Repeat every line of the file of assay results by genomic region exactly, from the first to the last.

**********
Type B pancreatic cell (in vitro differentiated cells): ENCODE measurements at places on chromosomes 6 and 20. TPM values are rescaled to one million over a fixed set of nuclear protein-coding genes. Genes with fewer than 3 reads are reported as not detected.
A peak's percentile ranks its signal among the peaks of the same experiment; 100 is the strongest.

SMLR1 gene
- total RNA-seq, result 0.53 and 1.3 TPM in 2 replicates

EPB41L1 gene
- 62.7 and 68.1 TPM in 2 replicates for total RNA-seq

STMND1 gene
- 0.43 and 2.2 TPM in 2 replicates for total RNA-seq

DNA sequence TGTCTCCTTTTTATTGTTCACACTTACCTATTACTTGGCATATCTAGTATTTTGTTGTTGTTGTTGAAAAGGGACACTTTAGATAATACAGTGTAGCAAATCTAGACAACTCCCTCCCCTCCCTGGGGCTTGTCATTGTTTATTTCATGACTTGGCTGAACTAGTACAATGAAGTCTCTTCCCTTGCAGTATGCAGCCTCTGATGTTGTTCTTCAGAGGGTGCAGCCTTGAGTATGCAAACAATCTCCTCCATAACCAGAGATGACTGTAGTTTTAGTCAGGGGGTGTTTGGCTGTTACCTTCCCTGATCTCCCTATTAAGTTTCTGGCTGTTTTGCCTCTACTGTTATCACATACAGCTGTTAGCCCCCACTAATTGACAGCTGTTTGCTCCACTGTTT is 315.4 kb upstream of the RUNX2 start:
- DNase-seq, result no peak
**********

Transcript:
Type B pancreatic cell (in vitro differentiated cells): ENCODE measurements at places on chromosomes 6 and 20. TPM values are rescaled to one million over a fixed set of nuclear protein-coding genes. Genes with fewer than 3 reads are reported as not detected.
A peak's percentile ranks its signal among the peaks of the same experiment; 100 is the strongest.

SMLR1 gene
- total RNA-seq, result 0.53 and 1.3 TPM in 2 replicates

EPB41L1 gene
- 62.7 and 68.1 TPM in 2 replicates for total RNA-seq

STMND1 gene
- 0.43 and 2.2 TPM in 2 replicates for total RNA-seq

DNA sequence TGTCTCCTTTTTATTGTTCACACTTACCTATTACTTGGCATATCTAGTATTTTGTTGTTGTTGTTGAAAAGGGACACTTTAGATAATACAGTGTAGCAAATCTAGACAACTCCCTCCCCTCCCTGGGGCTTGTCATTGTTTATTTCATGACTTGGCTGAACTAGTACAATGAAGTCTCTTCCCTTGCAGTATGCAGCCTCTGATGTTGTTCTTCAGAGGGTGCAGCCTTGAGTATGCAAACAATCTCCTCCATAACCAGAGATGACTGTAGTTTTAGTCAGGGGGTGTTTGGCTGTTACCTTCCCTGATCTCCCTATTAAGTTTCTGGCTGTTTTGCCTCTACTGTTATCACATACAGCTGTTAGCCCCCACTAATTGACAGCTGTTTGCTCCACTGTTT is 315.4 kb upstream of the RUNX2 start:
- DNase-seq, result no peak